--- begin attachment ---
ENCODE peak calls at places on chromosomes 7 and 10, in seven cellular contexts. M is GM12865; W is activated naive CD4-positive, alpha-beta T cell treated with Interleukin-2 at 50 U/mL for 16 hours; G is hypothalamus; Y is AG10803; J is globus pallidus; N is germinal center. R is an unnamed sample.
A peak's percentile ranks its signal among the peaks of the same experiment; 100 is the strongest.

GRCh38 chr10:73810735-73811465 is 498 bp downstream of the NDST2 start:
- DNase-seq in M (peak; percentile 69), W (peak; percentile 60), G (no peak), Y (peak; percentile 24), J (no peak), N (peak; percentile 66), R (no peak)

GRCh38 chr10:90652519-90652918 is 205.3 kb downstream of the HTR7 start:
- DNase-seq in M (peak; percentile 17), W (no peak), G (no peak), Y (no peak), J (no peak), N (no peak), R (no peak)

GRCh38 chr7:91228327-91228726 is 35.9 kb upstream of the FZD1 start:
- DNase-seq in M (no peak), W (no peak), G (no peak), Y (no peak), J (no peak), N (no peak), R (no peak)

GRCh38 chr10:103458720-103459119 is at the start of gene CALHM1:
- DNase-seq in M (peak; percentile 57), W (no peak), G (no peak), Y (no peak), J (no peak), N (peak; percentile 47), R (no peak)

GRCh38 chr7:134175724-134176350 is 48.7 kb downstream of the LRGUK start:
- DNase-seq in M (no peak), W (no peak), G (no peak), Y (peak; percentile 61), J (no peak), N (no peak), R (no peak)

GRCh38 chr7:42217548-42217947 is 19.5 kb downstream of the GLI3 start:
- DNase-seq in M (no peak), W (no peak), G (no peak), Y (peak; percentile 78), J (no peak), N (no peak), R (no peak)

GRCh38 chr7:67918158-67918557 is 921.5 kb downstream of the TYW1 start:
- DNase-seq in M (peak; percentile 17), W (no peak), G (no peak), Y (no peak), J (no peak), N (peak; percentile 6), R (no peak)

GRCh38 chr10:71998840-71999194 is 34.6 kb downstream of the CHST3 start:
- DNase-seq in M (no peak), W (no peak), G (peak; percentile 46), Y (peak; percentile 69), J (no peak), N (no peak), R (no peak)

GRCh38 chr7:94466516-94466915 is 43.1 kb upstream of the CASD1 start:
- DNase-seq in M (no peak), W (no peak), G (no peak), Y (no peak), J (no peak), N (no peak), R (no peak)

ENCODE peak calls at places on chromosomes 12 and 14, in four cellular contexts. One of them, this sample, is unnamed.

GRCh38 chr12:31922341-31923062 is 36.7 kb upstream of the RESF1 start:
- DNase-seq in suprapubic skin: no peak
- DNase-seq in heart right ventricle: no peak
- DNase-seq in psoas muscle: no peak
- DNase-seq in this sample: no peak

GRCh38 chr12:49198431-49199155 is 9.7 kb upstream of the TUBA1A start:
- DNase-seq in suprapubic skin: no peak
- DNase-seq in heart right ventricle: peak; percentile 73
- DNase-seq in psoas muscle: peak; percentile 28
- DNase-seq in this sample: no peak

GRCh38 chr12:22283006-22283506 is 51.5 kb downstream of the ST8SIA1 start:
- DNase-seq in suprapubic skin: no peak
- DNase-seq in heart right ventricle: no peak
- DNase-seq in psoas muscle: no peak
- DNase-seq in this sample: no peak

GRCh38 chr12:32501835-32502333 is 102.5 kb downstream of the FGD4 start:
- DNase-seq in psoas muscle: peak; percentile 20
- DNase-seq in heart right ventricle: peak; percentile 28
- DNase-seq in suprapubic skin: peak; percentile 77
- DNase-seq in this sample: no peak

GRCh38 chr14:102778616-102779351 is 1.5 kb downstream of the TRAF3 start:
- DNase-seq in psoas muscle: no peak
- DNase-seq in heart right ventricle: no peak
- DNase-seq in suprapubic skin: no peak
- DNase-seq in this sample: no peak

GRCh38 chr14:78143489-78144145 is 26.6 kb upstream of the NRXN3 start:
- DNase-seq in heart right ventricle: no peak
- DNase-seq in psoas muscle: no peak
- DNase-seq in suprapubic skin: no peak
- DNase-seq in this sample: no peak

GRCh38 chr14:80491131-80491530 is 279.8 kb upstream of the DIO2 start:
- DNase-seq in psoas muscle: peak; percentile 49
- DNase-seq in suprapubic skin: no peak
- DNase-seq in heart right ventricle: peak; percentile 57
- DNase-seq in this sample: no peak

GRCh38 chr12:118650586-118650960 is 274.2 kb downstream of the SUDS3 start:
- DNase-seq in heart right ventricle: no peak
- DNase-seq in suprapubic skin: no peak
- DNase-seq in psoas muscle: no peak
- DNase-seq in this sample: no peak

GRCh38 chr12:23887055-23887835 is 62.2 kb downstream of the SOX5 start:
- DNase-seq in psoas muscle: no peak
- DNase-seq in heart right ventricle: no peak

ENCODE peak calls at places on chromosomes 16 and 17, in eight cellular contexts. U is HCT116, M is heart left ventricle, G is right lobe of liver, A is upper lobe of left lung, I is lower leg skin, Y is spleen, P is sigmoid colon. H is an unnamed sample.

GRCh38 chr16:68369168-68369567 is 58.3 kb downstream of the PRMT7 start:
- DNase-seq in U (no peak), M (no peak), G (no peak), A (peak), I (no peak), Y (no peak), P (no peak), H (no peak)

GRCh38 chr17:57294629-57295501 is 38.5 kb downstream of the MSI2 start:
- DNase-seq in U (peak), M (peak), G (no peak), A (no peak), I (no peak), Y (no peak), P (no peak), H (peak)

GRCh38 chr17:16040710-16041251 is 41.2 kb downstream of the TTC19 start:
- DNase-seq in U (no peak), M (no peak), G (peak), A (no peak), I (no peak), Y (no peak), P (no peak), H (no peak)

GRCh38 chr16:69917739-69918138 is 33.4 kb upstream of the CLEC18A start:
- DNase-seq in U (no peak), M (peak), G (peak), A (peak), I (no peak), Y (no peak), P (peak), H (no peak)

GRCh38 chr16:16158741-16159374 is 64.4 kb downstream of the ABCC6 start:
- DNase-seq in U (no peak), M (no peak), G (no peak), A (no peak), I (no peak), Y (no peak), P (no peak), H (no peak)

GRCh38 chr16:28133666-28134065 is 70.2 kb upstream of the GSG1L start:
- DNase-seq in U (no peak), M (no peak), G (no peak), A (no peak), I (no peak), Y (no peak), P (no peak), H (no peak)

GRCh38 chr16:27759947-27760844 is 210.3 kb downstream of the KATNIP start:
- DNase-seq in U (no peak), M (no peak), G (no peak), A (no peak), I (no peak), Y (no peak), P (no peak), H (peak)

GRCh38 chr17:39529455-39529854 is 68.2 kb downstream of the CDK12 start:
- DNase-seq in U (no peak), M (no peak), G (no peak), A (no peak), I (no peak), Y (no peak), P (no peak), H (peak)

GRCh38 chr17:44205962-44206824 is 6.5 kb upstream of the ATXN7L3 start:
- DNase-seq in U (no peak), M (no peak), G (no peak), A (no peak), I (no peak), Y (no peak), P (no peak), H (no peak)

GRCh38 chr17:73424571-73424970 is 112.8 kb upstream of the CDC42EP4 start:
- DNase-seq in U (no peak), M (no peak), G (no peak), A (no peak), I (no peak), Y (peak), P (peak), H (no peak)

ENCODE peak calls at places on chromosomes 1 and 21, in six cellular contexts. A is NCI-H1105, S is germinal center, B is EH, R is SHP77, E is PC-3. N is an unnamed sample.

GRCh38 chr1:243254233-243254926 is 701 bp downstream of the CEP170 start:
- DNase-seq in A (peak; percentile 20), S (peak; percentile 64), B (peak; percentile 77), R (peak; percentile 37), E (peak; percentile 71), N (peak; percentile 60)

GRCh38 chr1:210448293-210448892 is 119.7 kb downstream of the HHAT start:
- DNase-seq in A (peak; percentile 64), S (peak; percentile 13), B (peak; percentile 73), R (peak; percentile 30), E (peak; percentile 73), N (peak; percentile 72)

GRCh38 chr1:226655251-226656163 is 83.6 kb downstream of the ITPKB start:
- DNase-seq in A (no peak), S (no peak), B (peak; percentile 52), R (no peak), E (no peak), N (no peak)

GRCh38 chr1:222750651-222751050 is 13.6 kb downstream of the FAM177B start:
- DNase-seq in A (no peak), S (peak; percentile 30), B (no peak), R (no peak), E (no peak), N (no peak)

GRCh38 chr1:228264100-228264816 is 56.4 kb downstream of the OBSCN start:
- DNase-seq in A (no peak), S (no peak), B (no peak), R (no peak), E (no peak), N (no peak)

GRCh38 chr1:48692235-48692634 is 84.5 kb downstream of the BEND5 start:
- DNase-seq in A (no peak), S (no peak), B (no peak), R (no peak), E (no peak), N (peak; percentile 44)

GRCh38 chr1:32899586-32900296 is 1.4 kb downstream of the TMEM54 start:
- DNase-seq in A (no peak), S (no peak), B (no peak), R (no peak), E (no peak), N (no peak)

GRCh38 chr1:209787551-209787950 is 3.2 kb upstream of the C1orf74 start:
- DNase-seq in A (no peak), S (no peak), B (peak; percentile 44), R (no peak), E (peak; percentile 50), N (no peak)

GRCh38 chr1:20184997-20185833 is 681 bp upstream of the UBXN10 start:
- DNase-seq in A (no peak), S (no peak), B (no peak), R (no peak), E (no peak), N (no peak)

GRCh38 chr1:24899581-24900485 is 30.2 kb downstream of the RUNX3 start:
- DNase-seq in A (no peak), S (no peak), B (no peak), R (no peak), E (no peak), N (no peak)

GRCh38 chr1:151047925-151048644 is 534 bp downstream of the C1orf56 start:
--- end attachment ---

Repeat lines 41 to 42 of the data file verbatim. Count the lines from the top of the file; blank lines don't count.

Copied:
- DNase-seq in this sample: no peak

GRCh38 chr14:102778616-102779351 is 1.5 kb downstream of the TRAF3 start: